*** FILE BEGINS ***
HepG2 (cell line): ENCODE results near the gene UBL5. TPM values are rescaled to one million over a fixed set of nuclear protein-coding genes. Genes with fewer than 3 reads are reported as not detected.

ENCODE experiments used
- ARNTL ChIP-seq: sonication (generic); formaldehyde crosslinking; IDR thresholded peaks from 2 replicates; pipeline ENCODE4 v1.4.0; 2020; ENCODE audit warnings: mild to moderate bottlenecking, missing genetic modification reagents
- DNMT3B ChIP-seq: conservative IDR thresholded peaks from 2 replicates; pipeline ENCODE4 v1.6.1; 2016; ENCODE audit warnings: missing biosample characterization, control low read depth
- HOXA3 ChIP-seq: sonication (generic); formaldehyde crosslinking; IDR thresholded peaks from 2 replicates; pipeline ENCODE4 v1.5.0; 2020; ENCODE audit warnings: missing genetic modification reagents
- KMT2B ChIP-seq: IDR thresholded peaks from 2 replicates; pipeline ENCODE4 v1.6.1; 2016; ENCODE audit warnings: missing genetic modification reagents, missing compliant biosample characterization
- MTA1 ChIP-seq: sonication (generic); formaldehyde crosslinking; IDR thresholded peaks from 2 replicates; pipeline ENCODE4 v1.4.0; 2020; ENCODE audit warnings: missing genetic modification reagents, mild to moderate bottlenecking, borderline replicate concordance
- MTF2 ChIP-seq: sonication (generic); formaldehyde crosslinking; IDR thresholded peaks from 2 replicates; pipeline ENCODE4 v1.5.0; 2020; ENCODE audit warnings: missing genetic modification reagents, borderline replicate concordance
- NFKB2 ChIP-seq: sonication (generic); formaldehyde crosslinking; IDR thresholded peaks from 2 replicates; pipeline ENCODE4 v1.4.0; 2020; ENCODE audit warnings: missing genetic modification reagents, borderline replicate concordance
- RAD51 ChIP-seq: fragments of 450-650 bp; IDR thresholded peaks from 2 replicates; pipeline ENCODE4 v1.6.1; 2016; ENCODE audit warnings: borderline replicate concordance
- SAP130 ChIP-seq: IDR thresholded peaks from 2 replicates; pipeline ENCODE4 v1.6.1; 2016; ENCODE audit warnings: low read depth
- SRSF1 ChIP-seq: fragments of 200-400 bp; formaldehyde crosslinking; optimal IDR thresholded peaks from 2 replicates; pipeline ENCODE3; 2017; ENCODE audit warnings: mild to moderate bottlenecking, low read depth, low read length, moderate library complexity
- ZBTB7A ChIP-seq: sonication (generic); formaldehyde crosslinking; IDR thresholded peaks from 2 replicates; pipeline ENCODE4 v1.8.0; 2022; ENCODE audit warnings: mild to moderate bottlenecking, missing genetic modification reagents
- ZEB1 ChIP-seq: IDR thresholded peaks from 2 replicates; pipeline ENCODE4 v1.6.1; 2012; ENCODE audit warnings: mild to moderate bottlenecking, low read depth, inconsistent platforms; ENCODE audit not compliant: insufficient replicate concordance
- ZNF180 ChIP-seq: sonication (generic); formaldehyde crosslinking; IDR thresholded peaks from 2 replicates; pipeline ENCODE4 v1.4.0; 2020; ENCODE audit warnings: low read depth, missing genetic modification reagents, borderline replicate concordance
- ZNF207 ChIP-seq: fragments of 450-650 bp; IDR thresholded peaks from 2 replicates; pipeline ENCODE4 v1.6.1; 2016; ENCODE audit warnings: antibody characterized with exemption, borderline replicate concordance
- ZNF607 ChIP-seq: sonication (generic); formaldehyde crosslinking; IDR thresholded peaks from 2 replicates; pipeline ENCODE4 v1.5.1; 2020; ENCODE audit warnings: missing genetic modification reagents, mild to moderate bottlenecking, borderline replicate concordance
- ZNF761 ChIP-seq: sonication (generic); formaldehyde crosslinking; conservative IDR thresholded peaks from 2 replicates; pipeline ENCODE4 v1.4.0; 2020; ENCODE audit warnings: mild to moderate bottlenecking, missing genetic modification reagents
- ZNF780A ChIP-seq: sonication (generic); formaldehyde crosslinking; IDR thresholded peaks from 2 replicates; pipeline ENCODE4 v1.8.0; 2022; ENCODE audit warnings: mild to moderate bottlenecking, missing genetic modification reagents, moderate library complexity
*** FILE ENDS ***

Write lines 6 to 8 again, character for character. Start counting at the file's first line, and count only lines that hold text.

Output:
- KMT2B ChIP-seq: IDR thresholded peaks from 2 replicates; pipeline ENCODE4 v1.6.1; 2016; ENCODE audit warnings: missing genetic modification reagents, missing compliant biosample characterization
- MTA1 ChIP-seq: sonication (generic); formaldehyde crosslinking; IDR thresholded peaks from 2 replicates; pipeline ENCODE4 v1.4.0; 2020; ENCODE audit warnings: missing genetic modification reagents, mild to moderate bottlenecking, borderline replicate concordance
- MTF2 ChIP-seq: sonication (generic); formaldehyde crosslinking; IDR thresholded peaks from 2 replicates; pipeline ENCODE4 v1.5.0; 2020; ENCODE audit warnings: missing genetic modification reagents, borderline replicate concordance